# Two unknown charges accelerating an object

## Homework Statement

Two point charges q1 and q2 are held in place 4.50 cm apart. Another point charge -2.00μC of mass 6.00g is initially located 3.00 cm from each of these charges and released from rest. You observe that the initial acceleration of -2.00μC is 354m/s^2 upward, parallel to the line connecting the two point charges. Find q1 and q2.

## Homework Equations

## F=ma ##
## F= kQq1/r^2 ##

## The Attempt at a Solution

I drew a sketch of the problem, with q1 directly above q2 (.045m away). The first thing I did was find the total force by plugging in the mass and acceleration:

## F = (0.006kg)*(354m/s^2) = 2.124 N ##

Next, I saw that since the object is accelerating upward and parallel to the line connecting the two point charges, then q1 must be positive and q2 must be negative. Since Q is moving straight up, there is no movement in the x direction.

With that, I figured that:

## F = Fy ##
## 2.124 = 2 FQy ##
## FQy = 1.062 ##

So far, I get that the total force is the vector sum of Fq1y and Fq2y. And since these vectors are in the y-direction, you can add their magnitudes (I think). I tried solving for q1 in Coulombs' law:

## F*r^2/kQ = q1 ##
## (1.062)(.03^2)/(8.99*10^9)(2*10^-6) = 5.3*10^-8 C ##

(That should be 10^-6 but latex keeps putting the - sign up and not the 6. Not sure how to fix that but I calculated it correctly at that part)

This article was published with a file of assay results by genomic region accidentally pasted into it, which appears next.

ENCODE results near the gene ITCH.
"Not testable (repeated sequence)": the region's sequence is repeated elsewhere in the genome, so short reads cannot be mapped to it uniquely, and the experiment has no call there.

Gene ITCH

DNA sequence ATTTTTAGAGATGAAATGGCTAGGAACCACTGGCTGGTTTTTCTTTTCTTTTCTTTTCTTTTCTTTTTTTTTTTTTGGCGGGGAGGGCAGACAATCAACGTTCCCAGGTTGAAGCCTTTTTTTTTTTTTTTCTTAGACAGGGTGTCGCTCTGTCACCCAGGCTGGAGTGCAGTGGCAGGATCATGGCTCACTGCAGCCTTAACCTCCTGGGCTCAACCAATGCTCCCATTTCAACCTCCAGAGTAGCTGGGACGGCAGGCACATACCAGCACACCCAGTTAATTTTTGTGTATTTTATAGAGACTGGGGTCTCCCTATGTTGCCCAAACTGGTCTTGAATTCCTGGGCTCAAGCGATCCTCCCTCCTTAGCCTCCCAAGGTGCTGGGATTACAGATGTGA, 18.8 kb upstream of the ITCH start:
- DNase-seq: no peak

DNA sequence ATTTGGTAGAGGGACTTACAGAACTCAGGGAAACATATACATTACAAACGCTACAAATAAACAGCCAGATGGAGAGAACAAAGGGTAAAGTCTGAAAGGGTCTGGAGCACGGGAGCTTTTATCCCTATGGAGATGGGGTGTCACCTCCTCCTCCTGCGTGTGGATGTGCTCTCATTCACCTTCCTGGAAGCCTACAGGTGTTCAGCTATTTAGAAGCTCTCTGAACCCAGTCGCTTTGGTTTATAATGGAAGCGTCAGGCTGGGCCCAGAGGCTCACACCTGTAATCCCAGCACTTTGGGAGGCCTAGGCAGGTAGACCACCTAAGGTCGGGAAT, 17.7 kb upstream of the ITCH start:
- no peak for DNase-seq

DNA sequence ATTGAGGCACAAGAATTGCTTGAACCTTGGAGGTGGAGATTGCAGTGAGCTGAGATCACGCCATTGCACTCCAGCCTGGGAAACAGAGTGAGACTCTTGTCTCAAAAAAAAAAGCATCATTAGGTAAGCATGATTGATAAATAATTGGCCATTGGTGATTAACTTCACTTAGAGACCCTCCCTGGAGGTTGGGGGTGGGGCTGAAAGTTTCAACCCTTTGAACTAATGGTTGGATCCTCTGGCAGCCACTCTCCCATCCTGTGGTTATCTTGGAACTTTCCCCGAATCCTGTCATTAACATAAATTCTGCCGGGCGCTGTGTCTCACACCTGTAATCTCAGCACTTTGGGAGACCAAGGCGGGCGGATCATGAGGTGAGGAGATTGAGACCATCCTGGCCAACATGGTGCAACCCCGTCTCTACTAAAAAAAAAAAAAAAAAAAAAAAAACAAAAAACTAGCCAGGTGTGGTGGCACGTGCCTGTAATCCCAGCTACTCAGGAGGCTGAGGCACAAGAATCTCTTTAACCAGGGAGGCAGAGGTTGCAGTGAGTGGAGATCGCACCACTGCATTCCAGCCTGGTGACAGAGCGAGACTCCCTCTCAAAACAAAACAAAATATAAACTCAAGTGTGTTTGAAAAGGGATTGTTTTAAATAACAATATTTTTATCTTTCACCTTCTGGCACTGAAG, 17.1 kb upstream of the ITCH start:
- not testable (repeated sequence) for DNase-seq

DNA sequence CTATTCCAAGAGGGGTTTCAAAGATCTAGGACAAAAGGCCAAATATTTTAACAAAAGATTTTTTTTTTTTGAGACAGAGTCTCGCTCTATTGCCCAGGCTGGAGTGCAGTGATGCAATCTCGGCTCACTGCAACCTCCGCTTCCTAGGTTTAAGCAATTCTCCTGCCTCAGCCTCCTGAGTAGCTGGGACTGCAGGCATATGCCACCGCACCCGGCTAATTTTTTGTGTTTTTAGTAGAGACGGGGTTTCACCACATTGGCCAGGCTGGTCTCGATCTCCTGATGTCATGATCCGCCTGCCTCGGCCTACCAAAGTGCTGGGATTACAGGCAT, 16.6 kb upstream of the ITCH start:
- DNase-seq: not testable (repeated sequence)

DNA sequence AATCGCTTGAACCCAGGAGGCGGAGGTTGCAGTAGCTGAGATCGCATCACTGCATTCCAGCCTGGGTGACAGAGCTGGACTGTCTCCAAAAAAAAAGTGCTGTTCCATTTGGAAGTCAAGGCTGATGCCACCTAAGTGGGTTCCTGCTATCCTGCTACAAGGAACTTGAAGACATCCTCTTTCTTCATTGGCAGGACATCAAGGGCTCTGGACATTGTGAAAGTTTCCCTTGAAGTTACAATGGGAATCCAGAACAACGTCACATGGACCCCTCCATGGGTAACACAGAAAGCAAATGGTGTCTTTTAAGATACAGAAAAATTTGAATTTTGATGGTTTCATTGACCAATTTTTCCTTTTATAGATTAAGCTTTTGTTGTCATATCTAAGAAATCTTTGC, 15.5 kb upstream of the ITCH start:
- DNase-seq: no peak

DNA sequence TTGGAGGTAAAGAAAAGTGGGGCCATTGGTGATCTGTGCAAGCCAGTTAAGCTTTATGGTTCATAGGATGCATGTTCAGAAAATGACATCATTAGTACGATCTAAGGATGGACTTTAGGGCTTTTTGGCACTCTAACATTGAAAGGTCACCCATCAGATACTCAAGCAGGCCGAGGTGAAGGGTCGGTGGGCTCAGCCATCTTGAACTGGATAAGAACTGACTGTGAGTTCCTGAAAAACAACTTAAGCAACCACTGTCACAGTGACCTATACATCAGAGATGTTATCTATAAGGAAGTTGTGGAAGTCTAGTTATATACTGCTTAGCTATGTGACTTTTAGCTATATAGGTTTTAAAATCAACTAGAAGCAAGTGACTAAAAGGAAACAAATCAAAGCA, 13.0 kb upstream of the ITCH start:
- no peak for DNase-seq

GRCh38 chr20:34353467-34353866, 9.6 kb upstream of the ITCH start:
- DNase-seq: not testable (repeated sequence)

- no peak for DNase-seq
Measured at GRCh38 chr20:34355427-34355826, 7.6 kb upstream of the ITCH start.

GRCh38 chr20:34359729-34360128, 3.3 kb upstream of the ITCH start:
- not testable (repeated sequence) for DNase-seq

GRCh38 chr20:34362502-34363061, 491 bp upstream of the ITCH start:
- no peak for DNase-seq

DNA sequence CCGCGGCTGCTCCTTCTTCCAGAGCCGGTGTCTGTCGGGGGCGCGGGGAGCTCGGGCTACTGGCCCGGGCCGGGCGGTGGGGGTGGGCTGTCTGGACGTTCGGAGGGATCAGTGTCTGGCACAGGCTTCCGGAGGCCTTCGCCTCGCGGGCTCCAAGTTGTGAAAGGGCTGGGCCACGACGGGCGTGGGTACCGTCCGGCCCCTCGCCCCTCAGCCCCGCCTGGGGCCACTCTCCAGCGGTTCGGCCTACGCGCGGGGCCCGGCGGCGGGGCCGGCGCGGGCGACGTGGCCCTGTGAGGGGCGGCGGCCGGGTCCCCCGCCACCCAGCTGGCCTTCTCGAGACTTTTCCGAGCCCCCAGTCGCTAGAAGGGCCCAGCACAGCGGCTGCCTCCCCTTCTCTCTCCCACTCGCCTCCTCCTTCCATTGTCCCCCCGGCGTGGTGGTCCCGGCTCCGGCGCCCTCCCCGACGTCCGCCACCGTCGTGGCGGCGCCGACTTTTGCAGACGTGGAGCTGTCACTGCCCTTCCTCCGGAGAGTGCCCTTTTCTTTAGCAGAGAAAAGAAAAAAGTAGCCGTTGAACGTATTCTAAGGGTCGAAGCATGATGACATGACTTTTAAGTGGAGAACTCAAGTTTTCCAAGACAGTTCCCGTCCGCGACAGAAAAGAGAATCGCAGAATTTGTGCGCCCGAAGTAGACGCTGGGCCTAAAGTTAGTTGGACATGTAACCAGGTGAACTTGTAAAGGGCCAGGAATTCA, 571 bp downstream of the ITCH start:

But this isn't the right answer. I'm pretty sure that q1 and q2 have the same magnitude, just different charges (q1 is + and q2 is -), but I don't know what to do in order to find them. Any help would be appreciated. Thanks!

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TSny
Homework Helper
Gold Member
Hello, Ozmahn. Welcome to PF!

You stated correctly that you need to work with the y-components of the electric forces on Q. But in your calculations, I don't see where you actually worked with the y-component of either electric force on Q. Note that the given distances imply that Q cannot be located on the line connecting q1 and q2.

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Thanks TSny!

So I assumed that since Q is accelerating parallel to the line connecting q1 and q2, the sum of the y-components (Q1y and Q2y) is equivalent to the net force. I think the y-components of the vector from q1 to Q and q2 to Q are both equivalent in magnitude, just the charges themselves are opposite signs. And since they're y-components, their vectors are equivalent as well since q1 and q2 are at an equal distance from Q. So

## Fy=FQ1y+FQ2y=2FQy ##
## 2.124=2FQy ##
## 1.062=FQy ##

And that 1.062 is the magnitude of the y-component of the vector created by q1 and q2. And since the y-component is the net force, then plugging that in to Coulomb's law should solve it...at least, that's how I'm thinking about it but something is off. Am I looking at this the wrong way?

TSny
Homework Helper
Gold Member
## Fy=FQ1y+FQ2y=2FQy ##
## 2.124=2FQy ##
## 1.062=FQy ##
This looks good. However, be careful when you proceed to find q1. Keep in mind that you are working with the y-component of the force.